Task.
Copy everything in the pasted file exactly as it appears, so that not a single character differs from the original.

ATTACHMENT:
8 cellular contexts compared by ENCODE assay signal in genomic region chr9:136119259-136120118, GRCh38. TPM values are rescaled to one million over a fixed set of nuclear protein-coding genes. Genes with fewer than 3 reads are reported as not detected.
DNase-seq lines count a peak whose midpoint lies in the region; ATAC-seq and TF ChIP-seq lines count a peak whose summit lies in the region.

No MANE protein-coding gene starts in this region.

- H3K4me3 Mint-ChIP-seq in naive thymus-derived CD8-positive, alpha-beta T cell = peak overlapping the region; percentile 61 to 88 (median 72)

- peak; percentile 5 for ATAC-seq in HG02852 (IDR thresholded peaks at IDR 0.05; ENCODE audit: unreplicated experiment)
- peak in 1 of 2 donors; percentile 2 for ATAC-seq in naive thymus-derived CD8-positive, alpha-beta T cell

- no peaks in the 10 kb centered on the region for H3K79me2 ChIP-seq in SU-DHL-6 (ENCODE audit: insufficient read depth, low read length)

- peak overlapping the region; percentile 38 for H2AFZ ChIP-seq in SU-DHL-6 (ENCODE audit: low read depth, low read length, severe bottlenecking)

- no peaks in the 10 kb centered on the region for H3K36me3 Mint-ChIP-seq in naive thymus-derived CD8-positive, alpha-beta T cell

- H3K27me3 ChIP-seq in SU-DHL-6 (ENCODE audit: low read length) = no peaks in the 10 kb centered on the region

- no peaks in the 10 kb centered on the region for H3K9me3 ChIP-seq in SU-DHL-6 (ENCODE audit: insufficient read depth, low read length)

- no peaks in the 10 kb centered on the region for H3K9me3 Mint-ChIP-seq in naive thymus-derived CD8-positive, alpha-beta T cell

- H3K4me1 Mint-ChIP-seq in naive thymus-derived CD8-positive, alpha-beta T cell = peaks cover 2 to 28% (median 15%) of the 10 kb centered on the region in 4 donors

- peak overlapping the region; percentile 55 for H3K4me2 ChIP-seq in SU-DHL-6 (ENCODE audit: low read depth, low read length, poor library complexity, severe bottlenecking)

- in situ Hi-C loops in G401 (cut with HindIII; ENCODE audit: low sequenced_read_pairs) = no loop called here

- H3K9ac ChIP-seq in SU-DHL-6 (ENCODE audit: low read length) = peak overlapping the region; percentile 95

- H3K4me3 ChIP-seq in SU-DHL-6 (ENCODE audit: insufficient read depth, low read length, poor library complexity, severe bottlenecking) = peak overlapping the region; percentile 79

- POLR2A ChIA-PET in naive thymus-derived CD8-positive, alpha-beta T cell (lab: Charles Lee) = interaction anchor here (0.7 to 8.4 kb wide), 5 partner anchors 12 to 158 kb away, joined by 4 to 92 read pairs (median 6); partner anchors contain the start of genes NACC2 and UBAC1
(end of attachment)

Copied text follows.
8 cellular contexts compared by ENCODE assay signal in genomic region chr9:136119259-136120118, GRCh38. TPM values are rescaled to one million over a fixed set of nuclear protein-coding genes. Genes with fewer than 3 reads are reported as not detected.
DNase-seq lines count a peak whose midpoint lies in the region; ATAC-seq and TF ChIP-seq lines count a peak whose summit lies in the region.

No MANE protein-coding gene starts in this region.

- H3K4me3 Mint-ChIP-seq in naive thymus-derived CD8-positive, alpha-beta T cell = peak overlapping the region; percentile 61 to 88 (median 72)

- peak; percentile 5 for ATAC-seq in HG02852 (IDR thresholded peaks at IDR 0.05; ENCODE audit: unreplicated experiment)
- peak in 1 of 2 donors; percentile 2 for ATAC-seq in naive thymus-derived CD8-positive, alpha-beta T cell

- no peaks in the 10 kb centered on the region for H3K79me2 ChIP-seq in SU-DHL-6 (ENCODE audit: insufficient read depth, low read length)

- peak overlapping the region; percentile 38 for H2AFZ ChIP-seq in SU-DHL-6 (ENCODE audit: low read depth, low read length, severe bottlenecking)

- no peaks in the 10 kb centered on the region for H3K36me3 Mint-ChIP-seq in naive thymus-derived CD8-positive, alpha-beta T cell

- H3K27me3 ChIP-seq in SU-DHL-6 (ENCODE audit: low read length) = no peaks in the 10 kb centered on the region

- no peaks in the 10 kb centered on the region for H3K9me3 ChIP-seq in SU-DHL-6 (ENCODE audit: insufficient read depth, low read length)

- no peaks in the 10 kb centered on the region for H3K9me3 Mint-ChIP-seq in naive thymus-derived CD8-positive, alpha-beta T cell

- H3K4me1 Mint-ChIP-seq in naive thymus-derived CD8-positive, alpha-beta T cell = peaks cover 2 to 28% (median 15%) of the 10 kb centered on the region in 4 donors

- peak overlapping the region; percentile 55 for H3K4me2 ChIP-seq in SU-DHL-6 (ENCODE audit: low read depth, low read length, poor library complexity, severe bottlenecking)

- in situ Hi-C loops in G401 (cut with HindIII; ENCODE audit: low sequenced_read_pairs) = no loop called here

- H3K9ac ChIP-seq in SU-DHL-6 (ENCODE audit: low read length) = peak overlapping the region; percentile 95

- H3K4me3 ChIP-seq in SU-DHL-6 (ENCODE audit: insufficient read depth, low read length, poor library complexity, severe bottlenecking) = peak overlapping the region; percentile 79

- POLR2A ChIA-PET in naive thymus-derived CD8-positive, alpha-beta T cell (lab: Charles Lee) = interaction anchor here (0.7 to 8.4 kb wide), 5 partner anchors 12 to 158 kb away, joined by 4 to 92 read pairs (median 6); partner anchors contain the start of genes NACC2 and UBAC1